As Nigeria’s fate for vaccination hangs on the goodwill of countries with abundant vaccines, one main factor stands between the country and a fierce rage of the pandemic: the seeming absence of a yet virulent change in the COVID-19 virus.
It would appear that despite also detecting some of the new COVID-19 variants that have caused an unprecedented surge in infections and deaths in some other countries, Nigeria has not been explicitly overwhelmed.
But it is not impossible, Akin Abayomi, commissioner for health, Lagos State told BusinessDay.
“It is possible because the virus is changing all the time. It is the nature of pandemics, they come and subside and then they come back again and subside again. As the community get resistance to a particular strain, a new strain will evolve and try to find those who are vulnerable and then you will have another situation,” the professor of internal medicine, haematology, environmental health and biobanking, said.
“We are doing all we can to make sure that the wave is not too large. Our aim is to minimise the number of deaths ultimately,” he said.
What it implies is that if immunity from earlier infections fails and unproven theories of Africa having a strong defence in large youth population or tough weather conditions disappoint, Nigeria could face the worst pandemic event.
The virus is mutating and plays a contributory role as breach of public and social preventive measures fuel rise in infection. Vaccination remains at a level that can hardly put up a strong immune defence if the worst variant arrives.
Virus mutations occur about once every two weeks and when it does, the set of genetic instructions that contain all the information that the virus needs to function changes. These changes get replicated but errors can creep in during this process.
Depending on where in the genome mistakes occur, they can have a negative or positive impact on the virus’ ability to survive and replicate. But majority of the time, they may have no impact at all.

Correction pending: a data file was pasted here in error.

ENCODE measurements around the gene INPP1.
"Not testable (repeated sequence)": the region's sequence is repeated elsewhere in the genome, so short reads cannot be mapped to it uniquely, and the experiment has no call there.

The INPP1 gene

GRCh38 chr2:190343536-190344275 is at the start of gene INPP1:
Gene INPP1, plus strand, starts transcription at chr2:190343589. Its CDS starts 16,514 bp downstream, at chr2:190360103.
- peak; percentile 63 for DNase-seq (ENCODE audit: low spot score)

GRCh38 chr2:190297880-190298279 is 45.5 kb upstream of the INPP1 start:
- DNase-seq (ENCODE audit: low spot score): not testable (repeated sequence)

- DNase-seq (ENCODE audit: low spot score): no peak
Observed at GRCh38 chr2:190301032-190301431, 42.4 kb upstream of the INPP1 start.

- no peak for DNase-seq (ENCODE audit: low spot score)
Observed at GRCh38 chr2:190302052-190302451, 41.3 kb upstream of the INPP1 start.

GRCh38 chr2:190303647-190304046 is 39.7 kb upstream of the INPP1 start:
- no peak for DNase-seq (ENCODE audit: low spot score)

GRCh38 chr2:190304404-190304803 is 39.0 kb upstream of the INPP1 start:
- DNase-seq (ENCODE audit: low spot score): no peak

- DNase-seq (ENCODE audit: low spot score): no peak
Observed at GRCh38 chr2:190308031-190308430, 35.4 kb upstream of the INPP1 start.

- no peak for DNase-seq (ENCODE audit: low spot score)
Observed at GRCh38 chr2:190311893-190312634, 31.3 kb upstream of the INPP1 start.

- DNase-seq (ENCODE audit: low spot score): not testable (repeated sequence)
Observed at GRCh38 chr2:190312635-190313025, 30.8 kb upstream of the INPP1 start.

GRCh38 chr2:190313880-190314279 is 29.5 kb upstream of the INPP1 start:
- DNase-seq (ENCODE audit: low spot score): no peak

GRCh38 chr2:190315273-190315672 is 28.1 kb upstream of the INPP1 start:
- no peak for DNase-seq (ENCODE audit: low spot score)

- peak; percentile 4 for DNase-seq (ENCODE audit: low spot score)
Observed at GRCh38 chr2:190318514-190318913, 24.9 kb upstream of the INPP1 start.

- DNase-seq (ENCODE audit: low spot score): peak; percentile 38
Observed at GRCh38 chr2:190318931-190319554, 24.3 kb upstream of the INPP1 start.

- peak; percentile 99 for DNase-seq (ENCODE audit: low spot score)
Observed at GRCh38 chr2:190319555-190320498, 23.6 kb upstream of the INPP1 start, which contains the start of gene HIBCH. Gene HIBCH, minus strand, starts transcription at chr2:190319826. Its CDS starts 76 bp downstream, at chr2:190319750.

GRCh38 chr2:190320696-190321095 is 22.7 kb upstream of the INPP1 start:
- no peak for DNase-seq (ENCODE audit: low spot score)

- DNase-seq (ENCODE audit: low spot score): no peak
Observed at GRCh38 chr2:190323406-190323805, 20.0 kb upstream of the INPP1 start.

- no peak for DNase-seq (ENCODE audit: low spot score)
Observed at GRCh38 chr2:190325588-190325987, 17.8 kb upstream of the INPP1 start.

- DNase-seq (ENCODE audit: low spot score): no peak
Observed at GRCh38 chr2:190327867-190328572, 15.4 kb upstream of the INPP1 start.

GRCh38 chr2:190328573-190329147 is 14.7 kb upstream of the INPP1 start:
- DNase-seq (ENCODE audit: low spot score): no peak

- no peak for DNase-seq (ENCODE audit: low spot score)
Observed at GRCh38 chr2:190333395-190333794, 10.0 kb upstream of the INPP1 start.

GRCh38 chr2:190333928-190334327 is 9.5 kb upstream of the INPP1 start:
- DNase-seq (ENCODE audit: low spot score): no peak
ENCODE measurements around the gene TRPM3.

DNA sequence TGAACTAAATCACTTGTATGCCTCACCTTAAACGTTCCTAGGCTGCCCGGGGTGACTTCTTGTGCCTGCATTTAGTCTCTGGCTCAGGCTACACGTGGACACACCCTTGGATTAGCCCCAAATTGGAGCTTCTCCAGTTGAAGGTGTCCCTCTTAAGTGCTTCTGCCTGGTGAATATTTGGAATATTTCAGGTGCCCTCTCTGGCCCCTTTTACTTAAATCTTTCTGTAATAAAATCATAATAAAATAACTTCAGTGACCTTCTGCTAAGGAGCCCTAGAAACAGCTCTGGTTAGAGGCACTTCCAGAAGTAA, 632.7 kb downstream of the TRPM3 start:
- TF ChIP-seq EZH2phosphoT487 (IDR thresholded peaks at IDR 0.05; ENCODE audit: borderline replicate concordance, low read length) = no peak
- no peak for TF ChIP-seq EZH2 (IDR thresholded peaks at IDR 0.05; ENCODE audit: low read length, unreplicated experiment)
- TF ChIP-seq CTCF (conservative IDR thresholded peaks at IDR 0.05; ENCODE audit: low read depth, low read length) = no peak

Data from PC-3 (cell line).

However, mutations that makes the virus more dangerous to humans like variants of concern such as Alpha, Betta, Gamma and Delta have occurred. These strains, in a successive pattern, have proven tougher, more infectious and have challenged the efficacy of vaccines.
“As far as the virus is concerned, every single person that it comes to is a good piece of meat,” says William Hanage, an epidemiologist at the Harvard T. H. Chan School of Public Health in Boston, Massachusetts. “There’s no selection to be doing it any better.”
The emergence of new variants has had vaccinated populations face breakthrough infections while already infected individuals equally experience reinfections.
To address new variant’s attack on immunity, vaccine manufacturers such as Pfizer and Moderna have been into building booster shots – vaccines that have the dual impact of boosting immunity against the original COVID-19 virus and emerging variants that could render existing vaccines ineffective.
Pfizer has found its booster shots to be more effective against the Delta variant, for instance, raising antibody levels by five to 11 times.
As a result, many haves-countries have had to make new arrangements with the drug makers to supply additional doses and make plans for vaccine distribution.
Israel will start administering these booster doses of Pfizer to people aged 60 and above, becoming the first country to widely roll out third doses to curb new infections.
Nigeria sits in a precarious situation without vaccines available.
According to the National Primary Health Care Development Agency (NPHCDA), however, the country will receive 44 million doses of original vaccine doses from the end of July to September, although observers perceive the expectation may face uncertainty.
“We expect vaccines in a few days. We are putting up all pharmaceutical measures that have been prescribed and making more plans to receive all the vaccines,” Osagie Ehanire, minister of health, told BusinessDay on the sideline of an event in Lagos last Thursday.